Large-scale exploitation of groundwater began in the 1950s and continues today.
The water that flows underground and between soil particles gave rise to the Green Revolution in India and allows desert agriculture to flourish. It nourishes streams and springs and is the primary drinking water source for nearly half of the world’s people. Yet, due to urbanization, climate change, energy extraction, food production, and other demands, groundwater is under extreme pressure.
William Alley, director of science and technology at the National Groundwater Association, and Rosemarie Alley, a science writer, are the authors of High and Dry, a book that explores the world’s growing dependence on groundwater. Circle of Blue reporter Brett Walton spoke with the Alleys about the role of science in groundwater management and the knowledge that is necessary for sustaining what they call “the neglected child of the water world.”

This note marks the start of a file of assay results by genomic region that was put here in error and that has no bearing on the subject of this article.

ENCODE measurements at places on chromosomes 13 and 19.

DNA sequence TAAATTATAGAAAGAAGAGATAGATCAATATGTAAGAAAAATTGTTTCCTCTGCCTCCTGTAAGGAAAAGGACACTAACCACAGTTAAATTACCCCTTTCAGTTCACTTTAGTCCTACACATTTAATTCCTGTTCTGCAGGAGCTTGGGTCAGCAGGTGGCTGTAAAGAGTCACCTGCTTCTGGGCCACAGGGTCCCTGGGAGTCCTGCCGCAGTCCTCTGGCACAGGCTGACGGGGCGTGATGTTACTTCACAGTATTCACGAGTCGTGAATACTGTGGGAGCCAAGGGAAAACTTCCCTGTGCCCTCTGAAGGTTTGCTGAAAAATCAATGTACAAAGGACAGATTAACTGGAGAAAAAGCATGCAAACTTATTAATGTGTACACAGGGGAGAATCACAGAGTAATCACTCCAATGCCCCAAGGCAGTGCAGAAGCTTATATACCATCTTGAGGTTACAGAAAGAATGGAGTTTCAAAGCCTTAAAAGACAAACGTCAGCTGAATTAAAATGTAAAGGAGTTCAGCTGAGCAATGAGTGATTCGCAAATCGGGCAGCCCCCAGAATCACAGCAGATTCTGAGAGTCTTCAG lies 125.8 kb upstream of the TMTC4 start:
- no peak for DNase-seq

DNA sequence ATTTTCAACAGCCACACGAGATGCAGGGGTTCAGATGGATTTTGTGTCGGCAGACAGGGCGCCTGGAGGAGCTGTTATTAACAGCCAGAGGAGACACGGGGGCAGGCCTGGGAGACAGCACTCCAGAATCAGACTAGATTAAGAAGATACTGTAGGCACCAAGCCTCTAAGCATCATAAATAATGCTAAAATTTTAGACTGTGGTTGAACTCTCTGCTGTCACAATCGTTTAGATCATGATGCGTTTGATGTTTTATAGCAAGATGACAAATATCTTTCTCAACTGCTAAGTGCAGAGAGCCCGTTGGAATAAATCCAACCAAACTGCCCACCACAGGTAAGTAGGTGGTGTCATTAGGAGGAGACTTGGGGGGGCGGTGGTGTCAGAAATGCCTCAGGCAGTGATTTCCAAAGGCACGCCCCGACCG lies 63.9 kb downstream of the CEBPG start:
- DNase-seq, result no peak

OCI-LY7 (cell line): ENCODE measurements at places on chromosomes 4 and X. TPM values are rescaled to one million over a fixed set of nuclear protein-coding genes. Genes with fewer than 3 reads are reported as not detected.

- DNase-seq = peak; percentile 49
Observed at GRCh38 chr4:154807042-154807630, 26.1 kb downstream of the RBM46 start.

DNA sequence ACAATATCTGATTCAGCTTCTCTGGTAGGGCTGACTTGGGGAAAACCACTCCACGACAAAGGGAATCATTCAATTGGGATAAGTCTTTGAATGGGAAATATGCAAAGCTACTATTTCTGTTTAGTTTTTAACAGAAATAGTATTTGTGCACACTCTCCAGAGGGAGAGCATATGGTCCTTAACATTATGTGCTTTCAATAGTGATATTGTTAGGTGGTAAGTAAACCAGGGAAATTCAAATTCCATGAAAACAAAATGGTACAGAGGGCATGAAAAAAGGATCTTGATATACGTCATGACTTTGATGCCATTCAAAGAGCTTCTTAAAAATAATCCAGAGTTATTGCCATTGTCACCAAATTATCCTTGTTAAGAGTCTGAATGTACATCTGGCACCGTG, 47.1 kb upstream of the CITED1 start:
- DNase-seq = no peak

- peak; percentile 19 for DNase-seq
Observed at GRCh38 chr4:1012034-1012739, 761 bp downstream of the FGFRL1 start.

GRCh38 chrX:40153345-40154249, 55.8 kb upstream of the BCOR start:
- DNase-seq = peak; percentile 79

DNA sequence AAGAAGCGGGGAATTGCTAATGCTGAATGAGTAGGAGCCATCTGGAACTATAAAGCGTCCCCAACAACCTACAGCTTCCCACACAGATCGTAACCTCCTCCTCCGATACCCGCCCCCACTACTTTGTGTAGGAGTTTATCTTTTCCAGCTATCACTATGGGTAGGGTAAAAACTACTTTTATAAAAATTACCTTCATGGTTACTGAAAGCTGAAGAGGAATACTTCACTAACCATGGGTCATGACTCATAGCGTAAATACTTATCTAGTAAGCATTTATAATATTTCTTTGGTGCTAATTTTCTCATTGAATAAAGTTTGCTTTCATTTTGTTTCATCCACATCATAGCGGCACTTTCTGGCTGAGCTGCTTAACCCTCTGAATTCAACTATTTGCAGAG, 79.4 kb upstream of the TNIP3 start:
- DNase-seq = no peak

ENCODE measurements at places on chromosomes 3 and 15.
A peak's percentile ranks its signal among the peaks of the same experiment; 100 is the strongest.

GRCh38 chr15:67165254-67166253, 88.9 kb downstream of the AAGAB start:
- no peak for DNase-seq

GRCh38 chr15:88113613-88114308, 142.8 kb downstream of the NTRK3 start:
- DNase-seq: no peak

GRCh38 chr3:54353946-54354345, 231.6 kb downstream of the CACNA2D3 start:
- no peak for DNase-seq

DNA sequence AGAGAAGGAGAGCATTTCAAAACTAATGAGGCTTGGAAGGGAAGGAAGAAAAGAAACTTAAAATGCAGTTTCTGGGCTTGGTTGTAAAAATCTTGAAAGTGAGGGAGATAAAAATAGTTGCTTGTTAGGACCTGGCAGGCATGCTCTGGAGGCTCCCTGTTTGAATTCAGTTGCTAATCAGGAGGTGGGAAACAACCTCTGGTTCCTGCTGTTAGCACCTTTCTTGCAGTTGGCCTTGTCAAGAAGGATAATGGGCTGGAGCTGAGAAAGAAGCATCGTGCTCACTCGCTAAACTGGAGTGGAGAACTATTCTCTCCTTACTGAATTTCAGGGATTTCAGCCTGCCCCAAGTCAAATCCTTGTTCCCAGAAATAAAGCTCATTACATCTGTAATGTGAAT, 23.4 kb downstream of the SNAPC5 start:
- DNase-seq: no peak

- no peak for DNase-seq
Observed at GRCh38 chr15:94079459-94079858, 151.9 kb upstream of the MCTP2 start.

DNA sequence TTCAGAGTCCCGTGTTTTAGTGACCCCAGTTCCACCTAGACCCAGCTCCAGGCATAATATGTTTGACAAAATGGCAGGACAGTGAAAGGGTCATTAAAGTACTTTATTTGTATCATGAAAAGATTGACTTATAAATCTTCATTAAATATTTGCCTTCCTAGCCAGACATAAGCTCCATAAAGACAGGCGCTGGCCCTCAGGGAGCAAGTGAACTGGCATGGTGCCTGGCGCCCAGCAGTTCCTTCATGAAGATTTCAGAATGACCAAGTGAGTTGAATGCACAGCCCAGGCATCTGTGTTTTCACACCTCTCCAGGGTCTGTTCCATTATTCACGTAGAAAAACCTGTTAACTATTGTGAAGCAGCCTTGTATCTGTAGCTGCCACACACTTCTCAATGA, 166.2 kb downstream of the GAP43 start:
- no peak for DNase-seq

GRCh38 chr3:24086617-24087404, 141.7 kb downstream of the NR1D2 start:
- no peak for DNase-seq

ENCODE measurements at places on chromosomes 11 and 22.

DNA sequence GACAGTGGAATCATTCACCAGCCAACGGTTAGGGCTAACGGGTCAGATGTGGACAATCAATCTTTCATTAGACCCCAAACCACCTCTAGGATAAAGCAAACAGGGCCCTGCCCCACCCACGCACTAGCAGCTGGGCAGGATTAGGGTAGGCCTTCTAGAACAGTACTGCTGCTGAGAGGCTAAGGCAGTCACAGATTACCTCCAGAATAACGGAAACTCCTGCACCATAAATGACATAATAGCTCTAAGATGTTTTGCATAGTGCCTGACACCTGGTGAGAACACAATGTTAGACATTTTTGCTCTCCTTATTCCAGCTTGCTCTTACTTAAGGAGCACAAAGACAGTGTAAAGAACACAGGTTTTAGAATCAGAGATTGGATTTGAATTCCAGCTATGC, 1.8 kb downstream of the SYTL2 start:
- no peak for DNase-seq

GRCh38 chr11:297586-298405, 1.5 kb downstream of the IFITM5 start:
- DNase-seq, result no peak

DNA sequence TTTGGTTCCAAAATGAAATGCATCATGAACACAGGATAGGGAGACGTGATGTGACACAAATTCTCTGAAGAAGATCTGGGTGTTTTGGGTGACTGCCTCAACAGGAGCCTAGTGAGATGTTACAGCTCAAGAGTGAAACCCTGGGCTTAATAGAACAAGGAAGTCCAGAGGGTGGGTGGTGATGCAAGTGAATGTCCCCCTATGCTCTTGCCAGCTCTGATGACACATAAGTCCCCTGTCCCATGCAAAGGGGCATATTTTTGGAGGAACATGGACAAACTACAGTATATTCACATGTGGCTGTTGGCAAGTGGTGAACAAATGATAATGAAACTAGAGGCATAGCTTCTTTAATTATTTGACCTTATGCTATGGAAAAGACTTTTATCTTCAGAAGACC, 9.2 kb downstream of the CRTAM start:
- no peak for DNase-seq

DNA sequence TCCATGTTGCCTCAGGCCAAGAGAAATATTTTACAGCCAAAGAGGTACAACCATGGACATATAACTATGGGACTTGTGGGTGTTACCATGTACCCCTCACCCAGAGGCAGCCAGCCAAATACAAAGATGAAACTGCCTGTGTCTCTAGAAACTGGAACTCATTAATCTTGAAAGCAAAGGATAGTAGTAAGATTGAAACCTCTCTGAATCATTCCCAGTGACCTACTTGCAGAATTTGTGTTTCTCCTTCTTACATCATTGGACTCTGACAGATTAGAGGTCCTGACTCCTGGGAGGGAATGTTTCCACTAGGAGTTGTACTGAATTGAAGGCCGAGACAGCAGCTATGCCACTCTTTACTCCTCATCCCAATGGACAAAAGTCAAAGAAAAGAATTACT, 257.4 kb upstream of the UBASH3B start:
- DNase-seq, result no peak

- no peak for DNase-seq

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Brett writes about agriculture, energy, infrastructure, and the politics and economics of water in the United States. He also writes the Federal Water Tap, Circle of Blue’s weekly digest of U.S. government water news. He is the winner of two Society of Environmental Journalists reporting awards, one of the top honors in American environmental journalism: first place for explanatory reporting for a series on septic system pollution in the United States(2016) and third place for beat reporting in a small market (2014). He received the Sierra Club’s Distinguished Service Award in 2018. Brett lives in Seattle, where he hikes the mountains and bakes pies. Contact Brett Walton